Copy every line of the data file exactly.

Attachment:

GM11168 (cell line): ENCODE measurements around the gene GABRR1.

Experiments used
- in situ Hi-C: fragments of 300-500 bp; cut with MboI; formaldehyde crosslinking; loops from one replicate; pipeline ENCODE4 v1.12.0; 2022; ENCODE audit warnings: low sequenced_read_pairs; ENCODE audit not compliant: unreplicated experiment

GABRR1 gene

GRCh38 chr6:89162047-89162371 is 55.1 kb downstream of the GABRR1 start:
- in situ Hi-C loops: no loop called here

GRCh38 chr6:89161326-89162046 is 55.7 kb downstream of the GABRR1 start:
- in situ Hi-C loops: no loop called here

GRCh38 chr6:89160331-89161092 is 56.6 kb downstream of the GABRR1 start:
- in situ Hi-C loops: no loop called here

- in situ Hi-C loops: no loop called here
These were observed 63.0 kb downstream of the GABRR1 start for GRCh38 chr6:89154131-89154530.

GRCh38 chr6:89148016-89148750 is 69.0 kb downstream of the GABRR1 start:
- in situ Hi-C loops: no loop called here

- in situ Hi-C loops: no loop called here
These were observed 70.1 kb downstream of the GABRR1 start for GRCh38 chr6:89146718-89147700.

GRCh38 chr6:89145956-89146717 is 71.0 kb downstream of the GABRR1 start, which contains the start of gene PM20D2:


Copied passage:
GM11168 (cell line): ENCODE measurements around the gene GABRR1.

Experiments used
- in situ Hi-C: fragments of 300-500 bp; cut with MboI; formaldehyde crosslinking; loops from one replicate; pipeline ENCODE4 v1.12.0; 2022; ENCODE audit warnings: low sequenced_read_pairs; ENCODE audit not compliant: unreplicated experiment

GABRR1 gene

GRCh38 chr6:89162047-89162371 is 55.1 kb downstream of the GABRR1 start:
- in situ Hi-C loops: no loop called here

GRCh38 chr6:89161326-89162046 is 55.7 kb downstream of the GABRR1 start:
- in situ Hi-C loops: no loop called here

GRCh38 chr6:89160331-89161092 is 56.6 kb downstream of the GABRR1 start:
- in situ Hi-C loops: no loop called here

- in situ Hi-C loops: no loop called here
These were observed 63.0 kb downstream of the GABRR1 start for GRCh38 chr6:89154131-89154530.

GRCh38 chr6:89148016-89148750 is 69.0 kb downstream of the GABRR1 start:
- in situ Hi-C loops: no loop called here

- in situ Hi-C loops: no loop called here
These were observed 70.1 kb downstream of the GABRR1 start for GRCh38 chr6:89146718-89147700.

GRCh38 chr6:89145956-89146717 is 71.0 kb downstream of the GABRR1 start, which contains the start of gene PM20D2: